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  7. Fuensanta House / MUKA Arquitectura

Fuensanta House / MUKA Arquitectura

  • 01:00 - 4 February, 2015
Fuensanta House / MUKA Arquitectura
Fuensanta House / MUKA Arquitectura, © Javier Callejas
© Javier Callejas

© Javier Callejas © Javier Callejas © Javier Callejas © Javier Callejas + 25

  • Collaborators

    María Bona, Adelina de la Cruz, Martin Jario, Alberto Martin
  • Budget

    460.000,00 €
  • More Specs Less Specs
© Javier Callejas
© Javier Callejas

Text description provided by the architects. On an urban context, in the center of a row-house type block, we were commissioned to build a single house. The plot is located in the southern area of Ciudad Real, in the last growth ring of the city that has not been developed due to the economic crisis of recent years. Our proposal is the first one to emerge in this area from an urban void without any context. There are not surrounding houses, typological references or architectural legacy that could serve at some point as an architectural tool in the design of the house.

© Javier Callejas
© Javier Callejas

What does having aspect of a house mean? The complex program demanded by the client in their daily activities, coupled with strict urban conditions and layout of the plot, proposes a house that offers new experiences to the scale of architectural elements to users. Rhythm, structure, materiality and functionality meet on this project to offer a proposal that reveals distinct spatial sensations far from the ones that traditional state agents have developed recently. Due to the uncertainty of the formal volumetry of the adjoining plots, still unbuilt, and compulsory abutment on both ends for this row-house type, we decided to raise two volumes of 3.6 and 1.8 meters wide respectively at each end of the plot. These two volumes are presented as a result of applying the constraints of height, setbacks and roof to its maximum term.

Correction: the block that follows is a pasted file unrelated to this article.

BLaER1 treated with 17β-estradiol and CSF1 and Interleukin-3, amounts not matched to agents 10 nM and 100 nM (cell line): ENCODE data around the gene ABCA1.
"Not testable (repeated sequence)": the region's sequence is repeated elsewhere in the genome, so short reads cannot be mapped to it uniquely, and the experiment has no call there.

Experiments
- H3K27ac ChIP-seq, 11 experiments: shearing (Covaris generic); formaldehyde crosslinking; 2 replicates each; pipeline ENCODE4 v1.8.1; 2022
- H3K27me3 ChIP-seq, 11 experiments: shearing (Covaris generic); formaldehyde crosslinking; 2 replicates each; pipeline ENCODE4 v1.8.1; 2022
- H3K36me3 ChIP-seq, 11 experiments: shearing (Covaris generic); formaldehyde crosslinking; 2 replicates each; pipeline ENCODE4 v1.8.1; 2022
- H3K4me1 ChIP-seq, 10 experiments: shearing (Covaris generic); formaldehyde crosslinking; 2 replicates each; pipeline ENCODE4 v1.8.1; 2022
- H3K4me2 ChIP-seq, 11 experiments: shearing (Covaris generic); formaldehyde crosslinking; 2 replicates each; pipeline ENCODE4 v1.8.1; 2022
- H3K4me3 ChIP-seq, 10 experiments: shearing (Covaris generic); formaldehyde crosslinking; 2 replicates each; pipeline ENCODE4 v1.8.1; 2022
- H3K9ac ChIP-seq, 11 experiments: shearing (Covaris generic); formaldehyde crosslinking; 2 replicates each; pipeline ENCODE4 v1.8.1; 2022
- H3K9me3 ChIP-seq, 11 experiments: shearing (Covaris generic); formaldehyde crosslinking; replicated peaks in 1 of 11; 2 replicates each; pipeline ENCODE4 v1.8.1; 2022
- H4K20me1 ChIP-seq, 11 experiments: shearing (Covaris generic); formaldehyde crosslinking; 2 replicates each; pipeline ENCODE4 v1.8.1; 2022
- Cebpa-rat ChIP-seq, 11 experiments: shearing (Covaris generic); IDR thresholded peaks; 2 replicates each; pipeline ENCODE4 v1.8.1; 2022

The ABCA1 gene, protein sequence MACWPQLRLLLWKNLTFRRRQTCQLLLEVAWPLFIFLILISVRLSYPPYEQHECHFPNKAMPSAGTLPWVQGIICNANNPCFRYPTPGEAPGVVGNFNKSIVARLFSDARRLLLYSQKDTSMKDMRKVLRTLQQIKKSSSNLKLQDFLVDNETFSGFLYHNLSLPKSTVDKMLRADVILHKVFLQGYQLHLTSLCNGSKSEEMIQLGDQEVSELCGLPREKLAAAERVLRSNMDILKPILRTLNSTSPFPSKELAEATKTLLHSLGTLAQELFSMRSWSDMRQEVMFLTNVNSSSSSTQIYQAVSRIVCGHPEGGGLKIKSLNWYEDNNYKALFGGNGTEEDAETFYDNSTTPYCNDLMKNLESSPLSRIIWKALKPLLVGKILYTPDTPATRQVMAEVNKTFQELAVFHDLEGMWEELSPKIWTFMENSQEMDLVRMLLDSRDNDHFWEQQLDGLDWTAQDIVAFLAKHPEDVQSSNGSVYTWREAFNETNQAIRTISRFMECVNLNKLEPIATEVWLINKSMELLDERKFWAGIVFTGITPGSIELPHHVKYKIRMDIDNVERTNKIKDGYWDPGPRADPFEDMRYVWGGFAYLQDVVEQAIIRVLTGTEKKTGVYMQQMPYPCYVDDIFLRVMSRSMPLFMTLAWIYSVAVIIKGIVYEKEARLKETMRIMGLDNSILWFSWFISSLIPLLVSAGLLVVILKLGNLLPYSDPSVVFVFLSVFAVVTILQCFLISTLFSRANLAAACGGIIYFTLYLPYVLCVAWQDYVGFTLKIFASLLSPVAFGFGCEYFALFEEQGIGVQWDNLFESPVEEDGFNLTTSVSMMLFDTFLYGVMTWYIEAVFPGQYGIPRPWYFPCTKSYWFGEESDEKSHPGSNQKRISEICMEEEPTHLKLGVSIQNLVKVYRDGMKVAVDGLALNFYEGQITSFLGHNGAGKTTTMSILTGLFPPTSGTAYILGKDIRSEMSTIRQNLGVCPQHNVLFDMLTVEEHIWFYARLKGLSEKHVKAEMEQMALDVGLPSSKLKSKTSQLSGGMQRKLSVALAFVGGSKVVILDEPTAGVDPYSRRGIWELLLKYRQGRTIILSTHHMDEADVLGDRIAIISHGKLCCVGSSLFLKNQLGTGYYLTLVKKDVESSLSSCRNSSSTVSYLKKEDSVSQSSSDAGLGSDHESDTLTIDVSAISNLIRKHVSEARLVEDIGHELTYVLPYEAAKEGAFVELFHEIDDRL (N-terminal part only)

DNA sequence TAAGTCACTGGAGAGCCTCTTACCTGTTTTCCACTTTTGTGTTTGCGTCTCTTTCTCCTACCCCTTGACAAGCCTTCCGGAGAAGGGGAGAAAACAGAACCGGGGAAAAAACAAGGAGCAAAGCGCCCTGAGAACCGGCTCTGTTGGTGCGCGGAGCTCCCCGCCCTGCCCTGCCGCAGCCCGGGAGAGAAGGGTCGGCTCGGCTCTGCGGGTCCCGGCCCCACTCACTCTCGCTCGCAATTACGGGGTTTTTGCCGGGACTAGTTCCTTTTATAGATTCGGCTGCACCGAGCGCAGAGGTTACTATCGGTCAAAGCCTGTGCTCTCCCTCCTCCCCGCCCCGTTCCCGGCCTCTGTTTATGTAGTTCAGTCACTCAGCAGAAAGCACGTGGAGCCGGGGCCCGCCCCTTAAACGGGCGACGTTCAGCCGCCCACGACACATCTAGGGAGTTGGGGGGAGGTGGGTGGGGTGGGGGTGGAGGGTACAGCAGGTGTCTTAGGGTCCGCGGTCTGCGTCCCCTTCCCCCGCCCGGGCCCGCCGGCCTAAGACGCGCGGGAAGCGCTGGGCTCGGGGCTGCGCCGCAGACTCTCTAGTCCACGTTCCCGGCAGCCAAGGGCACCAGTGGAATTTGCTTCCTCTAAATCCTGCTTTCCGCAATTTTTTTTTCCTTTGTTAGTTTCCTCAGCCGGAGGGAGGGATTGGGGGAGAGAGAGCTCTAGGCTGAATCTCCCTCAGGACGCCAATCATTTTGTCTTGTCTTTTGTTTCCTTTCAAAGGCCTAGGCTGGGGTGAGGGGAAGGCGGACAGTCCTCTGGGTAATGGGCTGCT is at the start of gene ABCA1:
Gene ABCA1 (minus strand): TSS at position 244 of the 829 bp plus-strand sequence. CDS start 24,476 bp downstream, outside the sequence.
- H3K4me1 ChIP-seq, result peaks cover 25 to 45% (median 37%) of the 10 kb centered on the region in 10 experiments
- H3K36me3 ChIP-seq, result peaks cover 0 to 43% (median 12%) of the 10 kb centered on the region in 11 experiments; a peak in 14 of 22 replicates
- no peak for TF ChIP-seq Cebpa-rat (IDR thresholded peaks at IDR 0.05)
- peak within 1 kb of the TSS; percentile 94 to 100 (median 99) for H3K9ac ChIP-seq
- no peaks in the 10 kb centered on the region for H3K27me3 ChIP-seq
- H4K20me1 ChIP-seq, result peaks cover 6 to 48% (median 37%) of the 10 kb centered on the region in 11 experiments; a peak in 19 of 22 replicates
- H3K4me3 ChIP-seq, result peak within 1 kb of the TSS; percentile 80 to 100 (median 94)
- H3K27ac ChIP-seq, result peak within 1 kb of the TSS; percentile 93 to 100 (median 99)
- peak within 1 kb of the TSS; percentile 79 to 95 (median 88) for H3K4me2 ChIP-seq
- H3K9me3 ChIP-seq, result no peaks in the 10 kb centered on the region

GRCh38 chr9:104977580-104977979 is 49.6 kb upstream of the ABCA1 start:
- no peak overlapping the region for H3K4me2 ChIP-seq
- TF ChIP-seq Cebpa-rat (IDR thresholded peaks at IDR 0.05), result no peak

© Javier Callejas
© Javier Callejas

The narrower volume locates the kitchen, a toilet and storage room in the basement while sauna is located on the upper level. The wider volume continues with the same intention of placing secondary areas of the house: garage, office, laundry and bathroom facilities. The gable roof is used only in these sides and, together with its marked volumetric composition, freeing up the space between these two volumes that may become similar in adjacent plots.

© Javier Callejas
© Javier Callejas

The central volume is solved from a more comprehensive understanding: from the urban scale. A series of compact volumes that take the full height of the building is hidden. The abstraction of the piece provides an unified and sequential compositional reading which provides the appearance of new volumes in the rest of the plots. The orientation of the facades solves its materiality from a formal dialogue. The line corresponding to the Cantábrico Avenue is oriented northwest, while the back sight to the southeast. The central volumes in both cases are exempt but formally unified by both the podium and roof. It seems to be a Greek temple. Bedrooms are arranged in the protected volumes of concrete, located in the back side and receiving natural light tangentially.

Exploded Isometric
Exploded Isometric

While the main glazed elevation provides volumes in the shadow from each other during the sunset. The quality of light in the latter enclosure makes the light hit against the glass monolith while graduating and regulating the amount of light inside. The housing offers a palette of colors and intensities that varies along the day and the volumes themselves screened and regulate the entry of light. The ocher broken concrete has a magnificent contrast with lights and shadows. The light vibrations on the walls show the illusion to users of waking them up, like a sunlight early in the morning. By late afternoon, the green hue floods light in the interior space from the opposite facade.

© Javier Callejas
© Javier Callejas

The central space is freed from any partition not only in the vertical plane, but also in height. A unique double height floor creates a void in which to live. Users develop most of their activities here. A hanging corridor crosses the living room and connects the two ends of the house. The circulation engages the user’s main activity while providing access to the bedrooms.

Floor Plan
Floor Plan

The glass boxes in the main, narrow façade (only 0.80 meters wide), also acquired the total height of the house. Since the condition of double skin serves as temperature gradation inside the house. A toilet, bar and the staircase that connects the master bedroom to the rest of the applications are located.

© Javier Callejas
© Javier Callejas

If natural light is conducted to the interior of the house in order to highlight the materiality of each element, artificial lighting has the same role. It highlights a series of cracks in the concrete, as seamless, continuous strips where low-consumption lighting LED are located.

© Javier Callejas
© Javier Callejas

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Cite: "Fuensanta House / MUKA Arquitectura" 04 Feb 2015. ArchDaily. Accessed . <https://www.archdaily.com/591227/house-between-party-walls-fuensanta-house-muka-arquitectura/> ISSN 0719-8884
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